You can find books and tons of recipes for this online, everything from soap, cleaning products and more. The cost savings when making these can add up very fast vs. buying them all the time. We will give you just a couple examples here
- Baking soda
- Cornstarch or arrowroot powder
- Coconut oil
- Essential oil (e.g., lavender, tea tree, or your preferred scent)
- In a mixing bowl, combine 1/4 cup of baking soda and 1/4 cup of cornstarch or arrowroot powder.
- Add 4 tablespoons of coconut oil and mix until you have a smooth paste.
- Add 5-10 drops of your chosen essential oil for fragrance (optional) and mix well.
- Transfer the mixture into an empty deodorant container or an airtight jar.
- Allow it to set at room temperature or in the refrigerator.
- Apply a small amount to your underarms as needed.
- Baking soda
- Coconut oil (or any edible oil)
- Peppermint essential oil (or another preferred flavor)
- Mix 2 tablespoons of baking soda with 2 tablespoons of coconut oil in a bowl. Adjust the ratio for your desired consistency.
- Add a few drops of peppermint essential oil (or your chosen flavor) for a pleasant taste.
- Stir well to form a smooth paste.
- Store the toothpaste in an airtight container.
- Use a small amount on your toothbrush as you would with commercial toothpaste.
5. Make a Sourdough Starter
A sourdough starter, also known as a sourdough culture or sourdough leaven, is a mixture of flour and water that captures wild yeast and lactic acid bacteria from the environment. It serves as the natural leavening agent for sourdough bread and other baked goods. Sourdough starters have been used for centuries to make bread rise without the need for commercial yeast.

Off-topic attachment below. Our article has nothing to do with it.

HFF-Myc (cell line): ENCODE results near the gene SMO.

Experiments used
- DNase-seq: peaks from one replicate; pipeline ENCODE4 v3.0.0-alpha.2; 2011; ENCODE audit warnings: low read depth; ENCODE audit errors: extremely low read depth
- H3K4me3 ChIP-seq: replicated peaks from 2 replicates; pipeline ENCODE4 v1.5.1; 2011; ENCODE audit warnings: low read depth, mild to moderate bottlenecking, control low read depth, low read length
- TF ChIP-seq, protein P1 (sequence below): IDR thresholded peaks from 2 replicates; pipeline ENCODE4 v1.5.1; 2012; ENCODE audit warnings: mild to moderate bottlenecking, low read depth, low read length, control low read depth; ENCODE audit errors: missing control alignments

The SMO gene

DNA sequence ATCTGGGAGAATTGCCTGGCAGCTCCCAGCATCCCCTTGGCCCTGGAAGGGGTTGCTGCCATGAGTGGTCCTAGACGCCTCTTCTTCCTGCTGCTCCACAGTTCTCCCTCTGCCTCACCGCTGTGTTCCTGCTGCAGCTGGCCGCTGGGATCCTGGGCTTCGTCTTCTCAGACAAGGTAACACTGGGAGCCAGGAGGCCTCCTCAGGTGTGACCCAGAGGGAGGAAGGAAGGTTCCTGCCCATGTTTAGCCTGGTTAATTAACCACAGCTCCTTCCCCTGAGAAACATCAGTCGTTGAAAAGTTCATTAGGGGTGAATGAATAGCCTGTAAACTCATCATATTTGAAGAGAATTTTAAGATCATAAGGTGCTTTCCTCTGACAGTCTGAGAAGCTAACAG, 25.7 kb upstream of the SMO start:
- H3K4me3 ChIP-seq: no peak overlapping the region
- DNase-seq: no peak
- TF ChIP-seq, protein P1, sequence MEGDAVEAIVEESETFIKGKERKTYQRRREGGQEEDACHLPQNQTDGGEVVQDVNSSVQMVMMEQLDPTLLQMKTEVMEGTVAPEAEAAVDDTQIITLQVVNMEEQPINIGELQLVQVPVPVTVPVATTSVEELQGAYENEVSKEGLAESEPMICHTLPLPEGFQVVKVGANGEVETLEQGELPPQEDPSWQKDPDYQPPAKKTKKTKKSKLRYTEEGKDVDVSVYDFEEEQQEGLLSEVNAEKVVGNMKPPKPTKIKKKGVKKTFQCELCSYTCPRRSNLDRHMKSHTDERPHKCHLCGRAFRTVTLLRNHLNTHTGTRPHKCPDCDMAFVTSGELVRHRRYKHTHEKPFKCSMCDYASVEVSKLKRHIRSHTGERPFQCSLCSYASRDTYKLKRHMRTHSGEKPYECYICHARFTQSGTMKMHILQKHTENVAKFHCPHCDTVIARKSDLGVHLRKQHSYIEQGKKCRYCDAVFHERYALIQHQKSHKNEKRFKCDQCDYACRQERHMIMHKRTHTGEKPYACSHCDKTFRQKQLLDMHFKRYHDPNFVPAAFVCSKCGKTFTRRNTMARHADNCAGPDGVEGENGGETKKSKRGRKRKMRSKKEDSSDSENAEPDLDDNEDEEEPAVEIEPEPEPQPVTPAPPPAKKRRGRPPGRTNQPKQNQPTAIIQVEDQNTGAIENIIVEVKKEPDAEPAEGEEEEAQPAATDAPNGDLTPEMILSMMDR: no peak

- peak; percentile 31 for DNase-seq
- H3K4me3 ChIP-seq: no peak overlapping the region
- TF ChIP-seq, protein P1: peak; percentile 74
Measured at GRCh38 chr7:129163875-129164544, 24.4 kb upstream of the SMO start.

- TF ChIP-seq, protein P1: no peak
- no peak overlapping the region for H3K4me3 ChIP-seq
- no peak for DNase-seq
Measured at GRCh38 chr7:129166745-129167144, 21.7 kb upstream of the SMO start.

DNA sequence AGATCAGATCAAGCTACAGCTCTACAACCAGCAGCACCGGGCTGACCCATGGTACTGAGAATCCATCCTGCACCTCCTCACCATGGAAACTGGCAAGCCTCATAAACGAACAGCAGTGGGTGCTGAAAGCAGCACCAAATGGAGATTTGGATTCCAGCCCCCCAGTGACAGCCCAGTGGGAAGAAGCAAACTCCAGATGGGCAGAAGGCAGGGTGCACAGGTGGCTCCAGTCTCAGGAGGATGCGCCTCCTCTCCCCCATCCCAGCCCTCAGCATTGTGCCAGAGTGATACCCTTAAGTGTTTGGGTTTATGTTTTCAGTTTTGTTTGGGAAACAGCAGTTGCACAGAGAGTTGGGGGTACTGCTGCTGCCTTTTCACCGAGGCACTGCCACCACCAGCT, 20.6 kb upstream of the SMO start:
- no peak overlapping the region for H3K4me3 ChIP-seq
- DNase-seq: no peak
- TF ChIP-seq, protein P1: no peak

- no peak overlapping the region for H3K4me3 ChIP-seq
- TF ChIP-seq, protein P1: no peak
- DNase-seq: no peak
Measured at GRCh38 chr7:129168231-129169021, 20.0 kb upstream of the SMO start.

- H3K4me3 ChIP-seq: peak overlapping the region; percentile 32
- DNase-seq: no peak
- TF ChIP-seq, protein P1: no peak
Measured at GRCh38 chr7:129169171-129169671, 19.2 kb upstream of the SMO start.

Making sourdough is different than just your typical bread recipes. It takes skill and some get into adding things from their garden into the bread, such as jalapenos for example. When you can make a good sourdough bread it can be used as gifts or a way to trade for something else.
Here's how a sourdough starter works:
Cultivation: To create a sourdough starter, you mix equal parts of flour and water and allow the mixture to ferment at room temperature. During this fermentation process, wild yeast from the air and lactobacillus bacteria from the flour and environment colonize the mixture.
Feeding: The starter is typically fed daily or as needed with additional flour and water. This feeding process provides the yeast and bacteria with the nutrients they need to grow and thrive.
Fermentation: As the starter matures, it becomes a lively, bubbly mixture with a complex flavor profile. The fermentation process gives sourdough bread its distinctive taste and texture.